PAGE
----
An abstract natural design. A cone flower close up with macro lens stopped down to f/16 to capture the detail throughout.
The title is based on Freeman Patterson's principles of Visual Design (my interpretation).
Image Design & Composition Guidelines 101 - try to make the spacing of key elements from the edge of the frame the same everywhere. In this case the spacing from the perimeter of the flower's center (a circle made of texture) to the top edge and right edge and the spacing of the ends of the petals (rhythmic lines) from the left edge are all approximately equal. If you don't do this (with good reason) the viewer's mind may be less comfortable with the image without realizing why. In this image, doing this also results in the dominant shape - the circle - being offset and thus avoiding a bulls-eye image (notice that I didn't say "rule of thirds"; I dislike the word "rule"). Since the image was basically monochromatic, I converted it to B&W in order to emphasize the visual design and not the fact that it's a picture of a flower. Lastly, get the composition right in the camera; don't do major cropping in PS and throw away those pixels for which you paid so dearly. This is why tripods were invented - so that you can slow down and compose thoughtfully (and maybe even well).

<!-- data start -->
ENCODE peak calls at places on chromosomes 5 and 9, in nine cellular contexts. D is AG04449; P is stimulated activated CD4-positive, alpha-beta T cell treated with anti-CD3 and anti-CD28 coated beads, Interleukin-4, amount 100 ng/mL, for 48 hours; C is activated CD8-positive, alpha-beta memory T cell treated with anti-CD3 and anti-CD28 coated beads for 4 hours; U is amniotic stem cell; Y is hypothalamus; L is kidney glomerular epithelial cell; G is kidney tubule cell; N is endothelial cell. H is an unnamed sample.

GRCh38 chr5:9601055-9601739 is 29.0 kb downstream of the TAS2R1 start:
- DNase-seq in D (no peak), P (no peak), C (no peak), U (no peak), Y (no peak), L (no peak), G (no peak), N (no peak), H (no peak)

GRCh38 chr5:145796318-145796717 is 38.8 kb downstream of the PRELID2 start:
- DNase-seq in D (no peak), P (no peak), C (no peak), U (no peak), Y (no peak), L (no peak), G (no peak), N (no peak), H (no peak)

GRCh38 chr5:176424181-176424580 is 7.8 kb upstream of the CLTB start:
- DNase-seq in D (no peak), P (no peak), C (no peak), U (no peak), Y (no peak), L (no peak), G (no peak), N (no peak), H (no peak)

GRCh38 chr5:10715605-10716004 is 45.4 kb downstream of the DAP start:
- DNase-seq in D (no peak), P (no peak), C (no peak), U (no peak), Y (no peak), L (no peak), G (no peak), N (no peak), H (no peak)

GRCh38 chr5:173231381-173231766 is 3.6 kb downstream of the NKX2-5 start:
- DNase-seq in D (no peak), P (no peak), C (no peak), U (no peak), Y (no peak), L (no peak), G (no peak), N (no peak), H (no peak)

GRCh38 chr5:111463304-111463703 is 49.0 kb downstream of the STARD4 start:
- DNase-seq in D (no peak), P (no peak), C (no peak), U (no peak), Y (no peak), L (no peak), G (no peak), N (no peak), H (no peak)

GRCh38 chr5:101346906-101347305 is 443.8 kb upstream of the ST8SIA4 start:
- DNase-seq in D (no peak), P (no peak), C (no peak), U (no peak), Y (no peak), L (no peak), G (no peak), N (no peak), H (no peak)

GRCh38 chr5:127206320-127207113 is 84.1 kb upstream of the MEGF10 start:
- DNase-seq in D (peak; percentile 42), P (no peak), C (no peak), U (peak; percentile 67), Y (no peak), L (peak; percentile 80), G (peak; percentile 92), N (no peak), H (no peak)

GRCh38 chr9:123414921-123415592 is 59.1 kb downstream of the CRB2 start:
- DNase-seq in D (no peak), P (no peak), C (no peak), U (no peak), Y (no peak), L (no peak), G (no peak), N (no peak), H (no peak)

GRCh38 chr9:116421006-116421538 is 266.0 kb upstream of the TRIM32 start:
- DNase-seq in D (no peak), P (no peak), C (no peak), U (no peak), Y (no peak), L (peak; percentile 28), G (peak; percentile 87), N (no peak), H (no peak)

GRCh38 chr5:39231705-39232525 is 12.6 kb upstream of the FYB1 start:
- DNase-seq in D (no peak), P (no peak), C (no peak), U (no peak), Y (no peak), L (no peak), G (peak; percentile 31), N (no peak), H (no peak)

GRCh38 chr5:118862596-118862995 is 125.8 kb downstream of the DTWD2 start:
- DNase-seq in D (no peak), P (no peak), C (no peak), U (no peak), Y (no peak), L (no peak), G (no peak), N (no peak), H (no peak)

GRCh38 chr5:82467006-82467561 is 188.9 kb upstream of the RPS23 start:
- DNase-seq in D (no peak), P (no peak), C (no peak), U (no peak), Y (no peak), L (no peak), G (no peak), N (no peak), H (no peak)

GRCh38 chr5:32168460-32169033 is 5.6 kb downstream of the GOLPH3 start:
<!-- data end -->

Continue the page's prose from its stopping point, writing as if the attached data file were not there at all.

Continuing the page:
No Big WOW factor here but simple, relaxing and pleasing to the eye nevertheless. Not an image that I'd tire of quickly (I think - check back in a few months).